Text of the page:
When it comes to dentistry, the right diet will keep your teeth strong, and increase your overall health and wellness
We all know how important it is to eat the right foods in order to better our overall health, but did you know the same is true for our teeth? Dentistry doesn’t operate in a vacuum, so we need to know which foods are helpful and which are harmful.
In an age when a lot of foods have high doses of sugars and preservatives which are harmful to both our general and oral health, we need to know which is which. Bonfire Dental believes overall health and wellness play a big role in a healthy dental profile so let’s have a look at some dietary tips which will help in achieving this.
Which nutrients do we need for healthy teeth, gums and better general wellness?
There is a vast number of nutrients we can include in our diet to ensure we obtain overall dental, and general health. These nutrients can be found in almost all food groups, though they probably won’t be found in your favourite chocolates or take away – sorry!
These are the nutrients we’re looking for and where to find them.
Calcium – Calcium is important to the integrity of our teeth and can also help with regenerating the enamel which protects our teeth from harm. Calcium can be found in most dairy products such as milk, yoghurt and cheese. But no, it’s not in chocolate, unfortunately.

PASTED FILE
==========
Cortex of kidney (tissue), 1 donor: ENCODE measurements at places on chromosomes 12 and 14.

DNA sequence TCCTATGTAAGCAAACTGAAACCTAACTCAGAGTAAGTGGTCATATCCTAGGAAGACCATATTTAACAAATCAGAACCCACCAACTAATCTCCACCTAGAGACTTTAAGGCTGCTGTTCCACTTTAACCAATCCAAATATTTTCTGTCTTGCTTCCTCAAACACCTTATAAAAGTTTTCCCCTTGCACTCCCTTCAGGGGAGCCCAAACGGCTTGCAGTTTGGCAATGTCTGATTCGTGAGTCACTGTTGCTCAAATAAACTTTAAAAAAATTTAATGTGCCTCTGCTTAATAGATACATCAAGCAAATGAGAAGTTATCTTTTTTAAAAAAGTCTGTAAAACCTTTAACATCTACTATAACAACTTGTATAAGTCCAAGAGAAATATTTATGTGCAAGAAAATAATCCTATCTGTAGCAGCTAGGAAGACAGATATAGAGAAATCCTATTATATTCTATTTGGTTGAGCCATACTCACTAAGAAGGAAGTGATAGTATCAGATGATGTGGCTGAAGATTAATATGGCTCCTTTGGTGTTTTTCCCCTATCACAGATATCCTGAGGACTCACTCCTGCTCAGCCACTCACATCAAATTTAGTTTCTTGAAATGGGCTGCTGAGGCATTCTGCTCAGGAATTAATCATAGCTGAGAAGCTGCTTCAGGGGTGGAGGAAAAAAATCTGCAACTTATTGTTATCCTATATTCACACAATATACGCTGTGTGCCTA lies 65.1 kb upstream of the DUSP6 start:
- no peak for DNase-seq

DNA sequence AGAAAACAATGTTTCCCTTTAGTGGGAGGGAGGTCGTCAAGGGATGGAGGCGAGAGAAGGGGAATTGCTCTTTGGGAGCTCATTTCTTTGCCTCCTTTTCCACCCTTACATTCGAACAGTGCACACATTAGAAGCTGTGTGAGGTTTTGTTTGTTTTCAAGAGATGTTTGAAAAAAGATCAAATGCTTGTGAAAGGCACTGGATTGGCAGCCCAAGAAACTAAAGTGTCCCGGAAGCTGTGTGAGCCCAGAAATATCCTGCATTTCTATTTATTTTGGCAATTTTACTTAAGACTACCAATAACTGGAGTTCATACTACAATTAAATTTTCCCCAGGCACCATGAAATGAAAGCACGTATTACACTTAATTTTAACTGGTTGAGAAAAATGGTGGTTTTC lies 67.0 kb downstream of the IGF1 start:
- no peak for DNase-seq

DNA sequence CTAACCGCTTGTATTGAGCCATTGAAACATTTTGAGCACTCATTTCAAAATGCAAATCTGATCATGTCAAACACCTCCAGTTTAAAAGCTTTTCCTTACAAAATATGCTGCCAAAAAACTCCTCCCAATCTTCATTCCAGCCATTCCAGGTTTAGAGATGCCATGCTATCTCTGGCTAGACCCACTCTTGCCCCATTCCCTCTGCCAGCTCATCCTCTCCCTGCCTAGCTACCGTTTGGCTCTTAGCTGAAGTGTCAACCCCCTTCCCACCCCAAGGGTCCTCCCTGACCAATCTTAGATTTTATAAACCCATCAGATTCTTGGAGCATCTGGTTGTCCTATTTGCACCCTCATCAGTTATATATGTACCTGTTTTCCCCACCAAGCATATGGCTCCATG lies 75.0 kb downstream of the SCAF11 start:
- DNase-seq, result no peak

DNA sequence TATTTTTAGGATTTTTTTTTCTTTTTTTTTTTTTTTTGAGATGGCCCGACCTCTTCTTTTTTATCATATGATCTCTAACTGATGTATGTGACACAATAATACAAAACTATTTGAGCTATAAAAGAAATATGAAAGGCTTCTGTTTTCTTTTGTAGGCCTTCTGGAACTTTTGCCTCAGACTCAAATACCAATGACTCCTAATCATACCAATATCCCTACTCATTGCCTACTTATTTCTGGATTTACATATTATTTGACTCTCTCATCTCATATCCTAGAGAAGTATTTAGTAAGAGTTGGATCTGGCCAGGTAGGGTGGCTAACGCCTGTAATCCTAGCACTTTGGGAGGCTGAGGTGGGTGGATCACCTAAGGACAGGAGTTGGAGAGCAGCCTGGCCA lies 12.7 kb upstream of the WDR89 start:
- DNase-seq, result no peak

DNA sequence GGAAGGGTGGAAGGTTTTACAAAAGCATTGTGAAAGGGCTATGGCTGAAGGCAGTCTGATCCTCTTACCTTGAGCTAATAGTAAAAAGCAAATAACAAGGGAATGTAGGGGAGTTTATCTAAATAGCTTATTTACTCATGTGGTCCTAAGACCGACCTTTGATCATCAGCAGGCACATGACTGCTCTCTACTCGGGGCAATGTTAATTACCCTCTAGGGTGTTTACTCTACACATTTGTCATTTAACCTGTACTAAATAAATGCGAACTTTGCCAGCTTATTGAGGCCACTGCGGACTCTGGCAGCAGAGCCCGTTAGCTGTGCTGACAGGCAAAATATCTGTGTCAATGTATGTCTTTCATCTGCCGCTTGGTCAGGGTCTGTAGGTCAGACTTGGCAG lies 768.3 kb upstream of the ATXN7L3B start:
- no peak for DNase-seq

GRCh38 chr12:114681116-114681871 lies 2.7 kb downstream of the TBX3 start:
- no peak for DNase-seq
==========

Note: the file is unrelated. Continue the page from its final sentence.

Iron – There are many nutrients which will strengthen the connective tissues in your mouth and iron is one of them. We can find iron in red meats, spinach, broccoli, nuts, seeds and even dried fruit.
Vitamin C – Several parts of your mouth are improved when Vitamin C is prevalent in our diets such as protecting against infection, strengthening of the periodontal ligament, as well as the other connective tissues in your gums. We can find this gem of a vitamin in all citrus fruits, strawberries, green peppers and even potatoes.
Protein – Who doesn’t love a bit of protein? Most of our favourite foods contain protein. It contributes to stronger structure, protection against infection and development of the connective tissue. We can find it in poultry, eggs, pork, beef, seafood, and more.
Which foods to avoid in the quest for general wellness and better dental health
Food with high sugar levels
Ah yes, sugar; everyone’s favourite enemy! Now we aren’t saying no sugar allowed, but what you can do is eliminate sugars that are bad for your overall wellness. Sugar is the driving force behind the growth of bacteria in our mouth, which in turn, creates cavities. If you can’t avoid sugar, at least don’t let it linger and either brush 20 minutes after meals or ensure you are drinking water frequently throughout the day. To avoid sugar steer clear of jams, deserts, sweets, cereal and…sugar.
Foods high in starch
Recently, refined carbs have come under the spotlight for causing a multitude of health issues, but they can also cause serious damage to your teeth and gums. This is because they literally transform into sugar and can wreak havoc in your mouth and body. Foods which are high in starch include pasta, corn, potatoes and white bread.
For more information on your overall wellbeing, or to book an appointment with the Bonfire Team, contact us today.